The Grace of our Lord Jesus Christ, the Love of God, and the Fellowship of the Holy Spirit be with you all. Amen.

Mark 1:9 In those days Jesus came from Nazareth in Galilee and was baptized by John in the Jordan. 10 Immediately coming up out of the water, He saw the heavens opening, and the Spirit like a dove descending upon Him; 11 and a voice came out of the heavens: ‘You are My beloved Son, in You I am well-pleased.’ 12 Immediately the Spirit impelled Him to go out into the wilderness. 13 And He was in the wilderness forty days being tempted by Satan; and He was with the wild beasts, and the angels were ministering to Him. 14 Now after John had been taken into custody, Jesus came into Galilee, preaching the gospel of God, 15 and saying, ‘The time is fulfilled, and the kingdom of God is at hand; repent and believe in the gospel.’” (NASB)

Today as you know this is the First Sunday in our Lent journey. Sundays in Lent are named Sunday in Lent, not of Lent. What’s the difference? Just think of Jesus’s High Priestly Prayer in John 17 where He prayers that Christians are in the world, but not of the world. Sundays during Lent don’t count toward the total number of days of the Lenten Season. In other words. There are forty days in Lent, excluding the Sundays.

But today is not only the first Sunday in Lent, it is also the 472nd anniversary of Dr. Martin Luther’s death. On February 18th 1546 at 3 a.m. and at the age of 62 Dr. Martin Luther departed the sin ridden wilderness of this present age to enter into paradise to be with His Lord and Savior.

Having discovered the Gospel by God’s grace, Luther lived a life of repentance and believed in the gospel that Jesus Christ Himself preached. Thus Luther’s heart and mind no longer feared death as they once did. He understood the kingdom of God was at hand and became a preacher and teacher of the pure Gospel of Jesus Christ.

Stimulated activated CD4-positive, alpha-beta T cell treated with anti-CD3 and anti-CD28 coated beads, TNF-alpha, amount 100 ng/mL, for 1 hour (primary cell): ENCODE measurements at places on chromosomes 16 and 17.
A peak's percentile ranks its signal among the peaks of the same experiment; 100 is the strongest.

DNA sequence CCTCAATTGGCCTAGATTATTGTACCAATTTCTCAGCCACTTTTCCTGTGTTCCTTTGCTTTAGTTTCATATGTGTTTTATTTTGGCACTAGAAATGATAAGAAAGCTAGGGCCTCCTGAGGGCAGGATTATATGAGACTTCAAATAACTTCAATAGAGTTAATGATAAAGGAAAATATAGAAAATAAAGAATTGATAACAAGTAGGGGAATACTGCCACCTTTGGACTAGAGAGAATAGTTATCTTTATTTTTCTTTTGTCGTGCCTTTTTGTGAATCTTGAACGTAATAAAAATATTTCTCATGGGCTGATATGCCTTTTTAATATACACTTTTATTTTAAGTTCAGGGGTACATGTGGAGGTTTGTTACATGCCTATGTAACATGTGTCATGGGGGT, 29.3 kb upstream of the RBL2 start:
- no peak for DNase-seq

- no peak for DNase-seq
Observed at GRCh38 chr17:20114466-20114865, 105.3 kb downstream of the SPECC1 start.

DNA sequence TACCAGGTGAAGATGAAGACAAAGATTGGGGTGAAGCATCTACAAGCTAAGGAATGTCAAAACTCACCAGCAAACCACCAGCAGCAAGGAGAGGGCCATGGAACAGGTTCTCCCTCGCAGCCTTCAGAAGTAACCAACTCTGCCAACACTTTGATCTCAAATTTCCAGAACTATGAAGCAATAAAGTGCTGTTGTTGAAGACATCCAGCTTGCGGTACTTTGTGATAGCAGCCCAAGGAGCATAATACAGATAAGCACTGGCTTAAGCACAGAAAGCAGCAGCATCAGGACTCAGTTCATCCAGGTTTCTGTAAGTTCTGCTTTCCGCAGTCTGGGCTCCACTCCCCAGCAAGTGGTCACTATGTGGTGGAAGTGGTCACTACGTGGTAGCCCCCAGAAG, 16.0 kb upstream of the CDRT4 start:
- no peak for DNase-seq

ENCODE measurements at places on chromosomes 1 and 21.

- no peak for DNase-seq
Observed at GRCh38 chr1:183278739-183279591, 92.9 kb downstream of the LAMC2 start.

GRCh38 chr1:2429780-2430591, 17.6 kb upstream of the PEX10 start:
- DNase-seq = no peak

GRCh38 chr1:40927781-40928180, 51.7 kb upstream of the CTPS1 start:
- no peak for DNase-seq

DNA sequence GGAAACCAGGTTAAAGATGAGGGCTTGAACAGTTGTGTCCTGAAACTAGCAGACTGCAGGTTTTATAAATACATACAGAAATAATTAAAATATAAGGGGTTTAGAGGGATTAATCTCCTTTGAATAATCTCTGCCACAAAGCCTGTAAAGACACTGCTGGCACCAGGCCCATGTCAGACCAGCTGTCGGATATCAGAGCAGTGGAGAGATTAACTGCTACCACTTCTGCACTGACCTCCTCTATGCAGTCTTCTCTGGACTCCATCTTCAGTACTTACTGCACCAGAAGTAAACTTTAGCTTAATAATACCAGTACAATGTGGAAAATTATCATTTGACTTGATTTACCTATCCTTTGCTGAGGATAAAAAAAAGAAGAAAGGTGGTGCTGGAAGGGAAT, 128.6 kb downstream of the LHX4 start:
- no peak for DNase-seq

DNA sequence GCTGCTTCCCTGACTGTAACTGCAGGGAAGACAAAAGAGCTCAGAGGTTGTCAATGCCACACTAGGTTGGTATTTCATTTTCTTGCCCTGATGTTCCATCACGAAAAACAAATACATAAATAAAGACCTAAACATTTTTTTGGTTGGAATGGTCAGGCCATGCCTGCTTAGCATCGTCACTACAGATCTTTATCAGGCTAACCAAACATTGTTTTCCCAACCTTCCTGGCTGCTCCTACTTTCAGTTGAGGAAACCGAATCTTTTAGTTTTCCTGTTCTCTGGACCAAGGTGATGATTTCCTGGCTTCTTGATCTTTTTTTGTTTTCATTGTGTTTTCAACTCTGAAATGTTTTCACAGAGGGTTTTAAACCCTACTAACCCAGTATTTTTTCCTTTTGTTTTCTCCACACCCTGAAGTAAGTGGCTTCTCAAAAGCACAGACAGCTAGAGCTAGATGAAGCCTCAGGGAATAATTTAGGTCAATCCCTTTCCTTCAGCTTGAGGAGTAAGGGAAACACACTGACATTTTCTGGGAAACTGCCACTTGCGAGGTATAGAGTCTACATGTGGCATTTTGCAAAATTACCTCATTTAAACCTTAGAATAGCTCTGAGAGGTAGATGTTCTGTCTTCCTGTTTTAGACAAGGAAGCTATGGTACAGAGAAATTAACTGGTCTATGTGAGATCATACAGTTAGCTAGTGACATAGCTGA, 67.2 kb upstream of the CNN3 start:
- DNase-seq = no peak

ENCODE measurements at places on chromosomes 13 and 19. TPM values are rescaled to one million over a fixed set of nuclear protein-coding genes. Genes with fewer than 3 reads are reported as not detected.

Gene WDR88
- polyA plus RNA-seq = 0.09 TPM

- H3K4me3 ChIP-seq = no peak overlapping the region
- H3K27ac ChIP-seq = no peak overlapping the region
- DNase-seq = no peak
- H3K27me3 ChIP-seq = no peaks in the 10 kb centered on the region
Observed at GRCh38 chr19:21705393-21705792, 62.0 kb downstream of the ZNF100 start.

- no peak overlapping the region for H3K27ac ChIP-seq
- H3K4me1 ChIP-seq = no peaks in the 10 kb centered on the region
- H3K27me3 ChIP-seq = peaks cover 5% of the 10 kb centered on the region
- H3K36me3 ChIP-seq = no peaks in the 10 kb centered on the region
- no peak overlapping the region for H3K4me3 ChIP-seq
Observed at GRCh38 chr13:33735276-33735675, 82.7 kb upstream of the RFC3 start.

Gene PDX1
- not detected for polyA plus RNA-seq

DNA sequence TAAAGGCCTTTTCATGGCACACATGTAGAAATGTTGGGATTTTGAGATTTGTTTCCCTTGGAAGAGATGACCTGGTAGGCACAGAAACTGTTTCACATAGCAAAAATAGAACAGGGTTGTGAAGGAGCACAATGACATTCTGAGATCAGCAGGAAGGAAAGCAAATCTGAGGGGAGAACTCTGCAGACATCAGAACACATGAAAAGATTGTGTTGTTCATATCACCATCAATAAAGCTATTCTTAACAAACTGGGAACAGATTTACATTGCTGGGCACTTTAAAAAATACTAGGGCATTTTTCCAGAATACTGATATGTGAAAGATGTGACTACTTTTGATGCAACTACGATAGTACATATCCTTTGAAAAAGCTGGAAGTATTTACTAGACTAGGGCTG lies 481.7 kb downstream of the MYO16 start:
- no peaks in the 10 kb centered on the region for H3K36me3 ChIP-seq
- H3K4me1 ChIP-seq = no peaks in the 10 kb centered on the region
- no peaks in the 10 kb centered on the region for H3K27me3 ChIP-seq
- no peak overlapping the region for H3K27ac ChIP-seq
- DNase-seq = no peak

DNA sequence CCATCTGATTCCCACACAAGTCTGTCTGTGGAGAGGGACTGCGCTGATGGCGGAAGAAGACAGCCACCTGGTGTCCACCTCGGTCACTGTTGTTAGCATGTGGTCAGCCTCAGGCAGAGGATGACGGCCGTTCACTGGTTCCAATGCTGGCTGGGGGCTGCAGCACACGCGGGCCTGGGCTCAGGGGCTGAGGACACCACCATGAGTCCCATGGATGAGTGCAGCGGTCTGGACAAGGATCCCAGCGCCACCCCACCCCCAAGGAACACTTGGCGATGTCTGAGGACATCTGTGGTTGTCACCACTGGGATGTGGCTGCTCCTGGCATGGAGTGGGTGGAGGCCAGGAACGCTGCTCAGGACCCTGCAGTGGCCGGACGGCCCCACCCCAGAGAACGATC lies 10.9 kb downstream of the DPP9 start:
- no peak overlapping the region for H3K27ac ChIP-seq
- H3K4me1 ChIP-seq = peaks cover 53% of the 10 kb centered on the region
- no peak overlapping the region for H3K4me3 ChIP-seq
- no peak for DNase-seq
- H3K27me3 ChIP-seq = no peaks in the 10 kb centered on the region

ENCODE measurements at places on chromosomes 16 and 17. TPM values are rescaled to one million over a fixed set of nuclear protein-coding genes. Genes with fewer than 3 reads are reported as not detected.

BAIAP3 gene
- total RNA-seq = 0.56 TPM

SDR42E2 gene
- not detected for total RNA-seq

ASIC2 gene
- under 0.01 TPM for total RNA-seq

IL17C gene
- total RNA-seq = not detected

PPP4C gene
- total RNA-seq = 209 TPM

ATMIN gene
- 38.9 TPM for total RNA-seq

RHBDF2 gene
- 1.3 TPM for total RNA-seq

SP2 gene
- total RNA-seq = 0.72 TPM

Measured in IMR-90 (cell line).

Luther came to understand that for the Christian death was the ultimate and final liberation from temptation, sin, and death. Death became the doorway from this wilderness to the life of the world to come. And it was precisely because the Son of God was baptized, faced temptation, and lived a life of perfect obedience in a world infected and controlled by sin, death, and the power of the devil. He was rejected, suffered, endured the judgment of God the Father, and died a sinner’s death in our stead. That’s why Luther called death the last means of grace. As he wrote in the Large Catechism, every day Christians repentantly return to the death of Christ to which they have been mystically joined to in Baptism. Through repentance, faith, and sanctification the old Adam or Eve fall away. Thus, in death the Christian is liberated from the old sinful nature and enters fully into his existence as a new person in Christ.

The Gospel of St. Matthew dedicates eleven verses to the temptation of Jesus in the wilderness. St. Luke has thirteen verses. The Gospel of St. Mark has two verses to cover the entire forty days in the wilderness and just a half a verse stating that Jesus was “tempted by Satan” (v. 13).

Usually we read Matthew’s and Luke’s account of Jesus’ baptism on the First Sunday after the Epiphany. Then comes Lent and when we use series A and C we read Matthew’s and Luke’s account of Jesus’s His temptation as a stand alone account.

Mark’s account is so concise we have both the baptism of Jesus and His going out into the wilderness so close together one gets the impression that Jesus was still wet from His Baptism when the Spirit “drove” or “impelled” Him out into the wilderness.

The Greek word “ekballw” translated in the NASB as “impelled” has two parts to it. The main part means “thrown” and the other part, “ek” means “out.” The Holy Spirit threw Jesus out into the wilderness to be tempted.

The “Who” has been established. Jesus is God’s only begotten Son in Whom God the Father is well pleased and upon Whom the Holy Spirit descended in the form of a dove. John the Baptist, some witnesses, and the devil now knows Who the Messiah is. Jesus the Nazarine. St. Mark makes sure that the “Who” question and the “what” question are tied so closely together they cannot be separated.

Epiphany was about Who. Lent turns our attention to “what” the Son of God came to do. He came to live a life of perfect faithfulness, to resist all temptation, and then die as the atoning sacrifice for sin.

“You are My beloved Son; with You I am well pleased,” is followed immediately by the Holy Spirit driving, throwing Jesus out into the wilderness to be tempted. He goes into the wilderness to do what Adam could not do in the midst of the perfect Garden of Eden. He was tempted for us, in our place, to do what we cannot do.